Basketball Fundamentals - Guard Moves and Skills

By Dr. James Gels, from the Coach’s Clipboard Basketball Playbook
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This article contains important fundamentals that every outside player should learn. For breakdown drills, see Motion Offense Breakdown Drills and Guard Breakdown Shooting Drills.

Know how to jump-stop to end a speed dribble, and how to receive the pass with a jump-stop (see Learning the Jump-Stop).

Perimeter moves when you have the ball.

When you receive the ball, immediately get into "triple threat position". This gives you the three options of being ready to shoot, pass, or drive. Additionally, getting into triple-threat position helps you to see the floor, your teammates, gives you a good look into the post, and helps you to see the defense.

Receive the ball within your shooting range. If you are too far out, the defender can back off of you, since you are not a threat to score from that distance.

Do not catch the ball and then immediately bounce it once or twice and lose your dribble. You go from being a "triple threat" to no threat at all! You have lost the dribble option; shooting will be difficult with the defender closing in on you, and the passing lanes will be blocked by defenders playing "deny".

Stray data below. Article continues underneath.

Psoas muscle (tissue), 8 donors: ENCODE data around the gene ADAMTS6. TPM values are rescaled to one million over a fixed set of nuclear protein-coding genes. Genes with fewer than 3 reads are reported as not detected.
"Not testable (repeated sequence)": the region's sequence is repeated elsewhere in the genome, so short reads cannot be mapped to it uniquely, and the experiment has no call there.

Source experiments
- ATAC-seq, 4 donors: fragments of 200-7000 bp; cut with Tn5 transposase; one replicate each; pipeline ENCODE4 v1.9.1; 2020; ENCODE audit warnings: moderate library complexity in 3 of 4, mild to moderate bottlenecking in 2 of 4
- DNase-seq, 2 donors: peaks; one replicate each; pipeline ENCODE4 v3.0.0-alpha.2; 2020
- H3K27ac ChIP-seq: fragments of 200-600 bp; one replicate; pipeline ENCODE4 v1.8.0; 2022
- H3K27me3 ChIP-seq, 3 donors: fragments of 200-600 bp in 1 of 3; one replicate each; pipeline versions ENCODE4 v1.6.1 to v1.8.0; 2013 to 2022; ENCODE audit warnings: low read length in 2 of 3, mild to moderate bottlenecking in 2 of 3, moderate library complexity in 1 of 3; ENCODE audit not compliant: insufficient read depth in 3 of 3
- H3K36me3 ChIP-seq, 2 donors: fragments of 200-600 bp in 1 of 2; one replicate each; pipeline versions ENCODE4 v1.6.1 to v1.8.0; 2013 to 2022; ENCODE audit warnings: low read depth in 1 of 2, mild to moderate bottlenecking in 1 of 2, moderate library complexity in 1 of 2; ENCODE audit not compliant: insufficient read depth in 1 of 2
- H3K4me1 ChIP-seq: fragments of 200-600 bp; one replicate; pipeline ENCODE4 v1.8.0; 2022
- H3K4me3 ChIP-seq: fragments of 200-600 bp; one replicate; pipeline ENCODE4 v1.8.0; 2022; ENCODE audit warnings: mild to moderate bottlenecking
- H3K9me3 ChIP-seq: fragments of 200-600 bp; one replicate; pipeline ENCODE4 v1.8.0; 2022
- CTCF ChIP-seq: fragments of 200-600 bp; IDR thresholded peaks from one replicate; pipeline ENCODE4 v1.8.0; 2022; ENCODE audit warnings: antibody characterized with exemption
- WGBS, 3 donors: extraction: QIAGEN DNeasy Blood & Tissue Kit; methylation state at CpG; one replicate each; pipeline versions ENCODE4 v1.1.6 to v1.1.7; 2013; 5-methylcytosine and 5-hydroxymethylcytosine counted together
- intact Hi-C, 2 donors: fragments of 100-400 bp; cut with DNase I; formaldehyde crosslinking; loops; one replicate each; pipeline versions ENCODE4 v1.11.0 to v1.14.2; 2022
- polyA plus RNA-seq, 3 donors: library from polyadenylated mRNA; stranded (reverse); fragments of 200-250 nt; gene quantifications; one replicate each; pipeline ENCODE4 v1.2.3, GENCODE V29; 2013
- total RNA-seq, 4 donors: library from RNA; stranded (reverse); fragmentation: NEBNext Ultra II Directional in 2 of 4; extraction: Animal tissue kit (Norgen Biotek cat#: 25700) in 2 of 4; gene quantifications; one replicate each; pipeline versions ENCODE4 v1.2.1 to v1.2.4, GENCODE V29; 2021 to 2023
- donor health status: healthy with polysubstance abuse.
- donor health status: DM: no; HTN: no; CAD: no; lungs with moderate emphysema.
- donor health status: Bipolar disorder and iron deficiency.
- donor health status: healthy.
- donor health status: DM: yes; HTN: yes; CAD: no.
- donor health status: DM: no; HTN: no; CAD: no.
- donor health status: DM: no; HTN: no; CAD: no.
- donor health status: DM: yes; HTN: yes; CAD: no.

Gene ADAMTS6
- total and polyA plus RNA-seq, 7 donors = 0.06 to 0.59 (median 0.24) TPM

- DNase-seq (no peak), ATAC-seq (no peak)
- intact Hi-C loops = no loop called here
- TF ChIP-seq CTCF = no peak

Some coaches are teaching the "split-step" instead of triple threat.

triple threat position

Triple threat position.

1. Catch the ball and get squared up to the basket so you can see the basket, the defender and any open teammates.

2. Have your hands positioned on the ball in the shooting position, so you are ready to shoot.

3. Keep your weight back on your pivot foot (often the left foot for a right-handed player).

Learn to read the defense

Use a short jab step, or drive step, with your non-pivot foot. Jab the foot forward quickly, hold for 1 second and judge the defender's reaction. See if the defender drops back, or stays up. If he/she stays up, notice which side is vulnerable to your drive.

A few tips on the jab step:

1. Read the defender - whichever foot the defender has forward is the vulnerable side and that's the side you attack. Now, we don't really want players looking at their feet - we like them to see the whole floor. So to read the defender, read his/her arm position - the arm that is up high is almost always the same side as the forward foot. So drive at the defender's higher arm - this way you can keep your head up and see the floor.